President Hakainde Hichilema on Thursday said his new government was on the fast track to restoring Zambia's credibility and creditworthiness after inheriting an economy strapped for cash and crippled by debt.
Previous governments had failed to unlock bailouts in tough talks with creditors and in 2020, Zambia became Africa's first country to default during the Covid pandemic.
But last December, Zambia clinched a $1.4-billion, three-year credit line from International Monetary Fund (IMF) -- a breakthrough that came just four months after Hichilema won historic elections at his sixth attempt.
He told AFP in Johannesburg that the deal was evidence that the copper-dependent economy was at last starting to turn around.
Inflation -- at 15.1 percent, according to official figures -- is now the lowest in nearly two years, and the local kwacha currency has appreciated for the first time in 17 years, he said.
Zambia's external debt swelled to $14.7 billion under his predecessor Edgar Lungu.
"The debt crisis is one that would have sent a new leadership into a crisis" but "we went on to manage that default quickly," he said.
He said previous governments had tried "for seven, 10 years" to enter into an agreement with the IMF, yet his team had concluded it within a few months.
It was about "credibility, seriousness, walking the talk, there's no question about that," he said.
Hichilema, a businessman turned politician, swept to power on promises to revive the economy, root out graft and woo back scared investors to Africa's second biggest copper producer.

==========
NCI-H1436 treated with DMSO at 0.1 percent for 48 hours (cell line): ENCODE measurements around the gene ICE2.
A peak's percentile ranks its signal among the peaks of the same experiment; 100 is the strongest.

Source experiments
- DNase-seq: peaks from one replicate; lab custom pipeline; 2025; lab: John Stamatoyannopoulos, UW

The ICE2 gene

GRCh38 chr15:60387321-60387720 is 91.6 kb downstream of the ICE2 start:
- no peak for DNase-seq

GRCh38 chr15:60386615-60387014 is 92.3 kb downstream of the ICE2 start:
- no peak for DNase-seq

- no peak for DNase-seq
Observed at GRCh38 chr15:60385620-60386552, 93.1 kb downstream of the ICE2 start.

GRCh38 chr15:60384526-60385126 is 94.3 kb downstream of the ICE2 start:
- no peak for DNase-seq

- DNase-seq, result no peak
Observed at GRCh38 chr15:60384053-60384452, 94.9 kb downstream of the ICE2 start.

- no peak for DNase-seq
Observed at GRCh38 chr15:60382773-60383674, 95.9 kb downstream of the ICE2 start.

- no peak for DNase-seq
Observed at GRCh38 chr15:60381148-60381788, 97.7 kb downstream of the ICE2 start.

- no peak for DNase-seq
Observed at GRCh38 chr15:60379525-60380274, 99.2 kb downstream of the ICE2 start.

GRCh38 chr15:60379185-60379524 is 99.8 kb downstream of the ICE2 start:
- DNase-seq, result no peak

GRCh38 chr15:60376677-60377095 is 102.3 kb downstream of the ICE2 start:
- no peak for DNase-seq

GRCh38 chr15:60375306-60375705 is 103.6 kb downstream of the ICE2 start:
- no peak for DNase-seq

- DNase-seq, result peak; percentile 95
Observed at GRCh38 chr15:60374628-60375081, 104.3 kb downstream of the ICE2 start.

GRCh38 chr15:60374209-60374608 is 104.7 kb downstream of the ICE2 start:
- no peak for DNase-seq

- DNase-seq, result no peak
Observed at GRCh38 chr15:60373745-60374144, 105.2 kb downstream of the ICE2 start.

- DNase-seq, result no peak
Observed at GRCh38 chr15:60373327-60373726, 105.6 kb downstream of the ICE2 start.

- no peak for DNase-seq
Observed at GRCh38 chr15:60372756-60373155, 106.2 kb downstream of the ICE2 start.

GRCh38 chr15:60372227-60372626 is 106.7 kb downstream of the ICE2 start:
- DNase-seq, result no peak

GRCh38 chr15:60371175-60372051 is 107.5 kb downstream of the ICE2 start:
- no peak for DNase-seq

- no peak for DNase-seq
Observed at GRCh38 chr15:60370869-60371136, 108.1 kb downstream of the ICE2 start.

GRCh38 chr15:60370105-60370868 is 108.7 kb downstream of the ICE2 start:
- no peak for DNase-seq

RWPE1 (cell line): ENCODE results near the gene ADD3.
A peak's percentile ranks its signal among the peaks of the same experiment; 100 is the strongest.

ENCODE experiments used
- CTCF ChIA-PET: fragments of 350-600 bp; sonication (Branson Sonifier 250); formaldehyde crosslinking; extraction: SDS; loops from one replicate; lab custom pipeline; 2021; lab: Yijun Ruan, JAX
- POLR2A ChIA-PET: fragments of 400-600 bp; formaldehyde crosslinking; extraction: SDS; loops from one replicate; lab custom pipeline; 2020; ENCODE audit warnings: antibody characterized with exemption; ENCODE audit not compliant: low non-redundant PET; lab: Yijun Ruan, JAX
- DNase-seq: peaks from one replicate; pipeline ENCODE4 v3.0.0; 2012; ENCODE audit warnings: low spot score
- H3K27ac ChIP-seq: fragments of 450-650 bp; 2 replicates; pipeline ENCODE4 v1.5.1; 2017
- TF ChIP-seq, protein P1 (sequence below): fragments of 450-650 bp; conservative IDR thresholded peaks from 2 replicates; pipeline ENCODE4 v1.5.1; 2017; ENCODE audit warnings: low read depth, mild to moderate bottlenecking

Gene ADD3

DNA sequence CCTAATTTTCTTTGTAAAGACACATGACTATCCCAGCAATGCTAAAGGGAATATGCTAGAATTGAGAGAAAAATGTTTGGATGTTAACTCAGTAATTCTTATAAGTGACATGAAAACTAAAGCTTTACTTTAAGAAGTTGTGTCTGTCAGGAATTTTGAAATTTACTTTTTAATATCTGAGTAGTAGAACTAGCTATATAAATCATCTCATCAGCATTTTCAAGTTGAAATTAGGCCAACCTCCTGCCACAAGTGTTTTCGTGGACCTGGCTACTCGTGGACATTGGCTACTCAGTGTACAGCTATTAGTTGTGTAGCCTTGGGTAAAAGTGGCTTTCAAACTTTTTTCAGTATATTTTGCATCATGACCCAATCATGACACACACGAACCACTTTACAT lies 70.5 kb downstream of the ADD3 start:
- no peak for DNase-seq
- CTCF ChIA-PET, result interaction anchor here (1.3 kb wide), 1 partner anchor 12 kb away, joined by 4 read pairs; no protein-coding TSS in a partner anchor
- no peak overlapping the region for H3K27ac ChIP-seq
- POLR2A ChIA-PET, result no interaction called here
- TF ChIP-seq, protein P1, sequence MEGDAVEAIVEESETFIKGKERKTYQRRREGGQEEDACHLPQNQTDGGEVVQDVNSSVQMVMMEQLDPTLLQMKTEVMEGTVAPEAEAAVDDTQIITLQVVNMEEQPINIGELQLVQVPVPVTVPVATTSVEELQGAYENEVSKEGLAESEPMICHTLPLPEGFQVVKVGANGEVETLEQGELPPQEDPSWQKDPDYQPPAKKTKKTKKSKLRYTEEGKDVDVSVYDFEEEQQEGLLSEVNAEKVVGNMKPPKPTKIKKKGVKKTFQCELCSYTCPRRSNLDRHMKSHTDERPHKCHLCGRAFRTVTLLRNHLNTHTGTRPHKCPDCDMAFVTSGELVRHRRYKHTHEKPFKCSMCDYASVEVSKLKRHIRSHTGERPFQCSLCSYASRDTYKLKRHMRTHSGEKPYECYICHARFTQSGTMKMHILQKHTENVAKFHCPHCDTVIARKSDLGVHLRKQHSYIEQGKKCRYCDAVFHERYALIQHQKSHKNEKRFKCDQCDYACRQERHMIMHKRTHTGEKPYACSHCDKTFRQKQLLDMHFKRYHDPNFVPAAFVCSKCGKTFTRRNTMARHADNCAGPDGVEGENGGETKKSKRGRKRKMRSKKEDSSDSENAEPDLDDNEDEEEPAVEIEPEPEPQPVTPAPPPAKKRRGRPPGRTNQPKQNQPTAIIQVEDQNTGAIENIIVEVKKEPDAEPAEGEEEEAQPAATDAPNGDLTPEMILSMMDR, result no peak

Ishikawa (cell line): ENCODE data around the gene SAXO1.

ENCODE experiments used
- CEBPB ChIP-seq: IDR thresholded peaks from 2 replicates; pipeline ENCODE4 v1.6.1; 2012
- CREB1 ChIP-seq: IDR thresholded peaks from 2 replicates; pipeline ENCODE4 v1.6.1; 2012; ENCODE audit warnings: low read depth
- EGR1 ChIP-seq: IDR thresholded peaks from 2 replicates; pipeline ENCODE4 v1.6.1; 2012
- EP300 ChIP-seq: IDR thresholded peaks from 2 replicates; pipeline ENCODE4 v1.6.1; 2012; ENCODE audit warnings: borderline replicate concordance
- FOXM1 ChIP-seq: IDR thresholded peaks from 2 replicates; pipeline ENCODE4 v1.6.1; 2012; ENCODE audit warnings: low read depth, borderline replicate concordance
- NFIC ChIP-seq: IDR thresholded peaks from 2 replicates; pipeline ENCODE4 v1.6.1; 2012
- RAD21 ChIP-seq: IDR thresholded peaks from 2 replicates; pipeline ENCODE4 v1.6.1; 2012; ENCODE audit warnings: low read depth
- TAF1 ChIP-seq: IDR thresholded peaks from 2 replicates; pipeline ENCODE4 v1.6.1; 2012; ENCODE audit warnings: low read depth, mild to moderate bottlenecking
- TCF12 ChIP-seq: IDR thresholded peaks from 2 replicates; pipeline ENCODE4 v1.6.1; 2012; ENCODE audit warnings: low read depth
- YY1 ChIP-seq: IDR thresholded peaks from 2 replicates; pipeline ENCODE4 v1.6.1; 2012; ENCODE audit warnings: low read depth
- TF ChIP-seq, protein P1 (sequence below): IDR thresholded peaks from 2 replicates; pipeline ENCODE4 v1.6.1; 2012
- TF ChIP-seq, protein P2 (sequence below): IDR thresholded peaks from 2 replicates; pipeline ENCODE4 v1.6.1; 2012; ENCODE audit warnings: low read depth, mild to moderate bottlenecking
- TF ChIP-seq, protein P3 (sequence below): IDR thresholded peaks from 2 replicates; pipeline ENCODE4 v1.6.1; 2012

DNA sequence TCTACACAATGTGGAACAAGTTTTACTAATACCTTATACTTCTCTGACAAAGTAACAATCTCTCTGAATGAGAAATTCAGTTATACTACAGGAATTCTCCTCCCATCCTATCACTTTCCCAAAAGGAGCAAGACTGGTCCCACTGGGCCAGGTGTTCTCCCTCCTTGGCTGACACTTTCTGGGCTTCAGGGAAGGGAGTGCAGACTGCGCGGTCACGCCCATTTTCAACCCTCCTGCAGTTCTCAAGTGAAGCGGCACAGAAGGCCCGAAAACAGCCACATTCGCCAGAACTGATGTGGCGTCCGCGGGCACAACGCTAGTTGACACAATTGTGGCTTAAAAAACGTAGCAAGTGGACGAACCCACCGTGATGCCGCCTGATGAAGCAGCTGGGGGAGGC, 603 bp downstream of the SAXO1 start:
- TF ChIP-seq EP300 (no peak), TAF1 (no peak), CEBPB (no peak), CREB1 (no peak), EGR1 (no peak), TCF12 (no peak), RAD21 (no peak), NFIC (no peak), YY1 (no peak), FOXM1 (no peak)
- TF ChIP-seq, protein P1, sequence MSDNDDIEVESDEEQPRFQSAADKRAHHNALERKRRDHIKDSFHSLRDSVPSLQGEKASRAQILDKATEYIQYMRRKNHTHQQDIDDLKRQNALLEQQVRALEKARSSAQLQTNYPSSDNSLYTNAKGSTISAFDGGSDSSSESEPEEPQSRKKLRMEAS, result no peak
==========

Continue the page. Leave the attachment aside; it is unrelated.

"It was never going to be easy", he said, proudly chronicling some of his achievements this far. In the case of the kwacha, the currency gained 27 percent against the greenback in 2021, according to market data.
"But we know how tough it is. Some things will take slightly longer because the hole is deeper, but we have to dig ourselves out of that hole together," Hichilema cautioned.
He said he had also delivered on a promise to offer free primary and secondary school education.
Retired public workers, he said had not been paid for 20 years, received a first payout last month despite his government inheriting a "largely empty treasury."
Hichilema's surprise election has spurred hope for opposition parties elsewhere in Africa, where incumbents routinely rig elections.
Despite being a "new kid on the block... I'm learning at the same time, I'm sending a message to colleagues that we can do better," he said.
"As a continent, we can be defined differently. We shouldn't be defined by military coups" but by "constitutionalism, respect for human rights, democratic space, inclusion, not exclusion."
He was in South Africa on a private visit, as a guest at the launch of a book titled "Expensive Poverty" by Greg Mills. He also held talks with President Cyril Ramaphosa on Wednesday.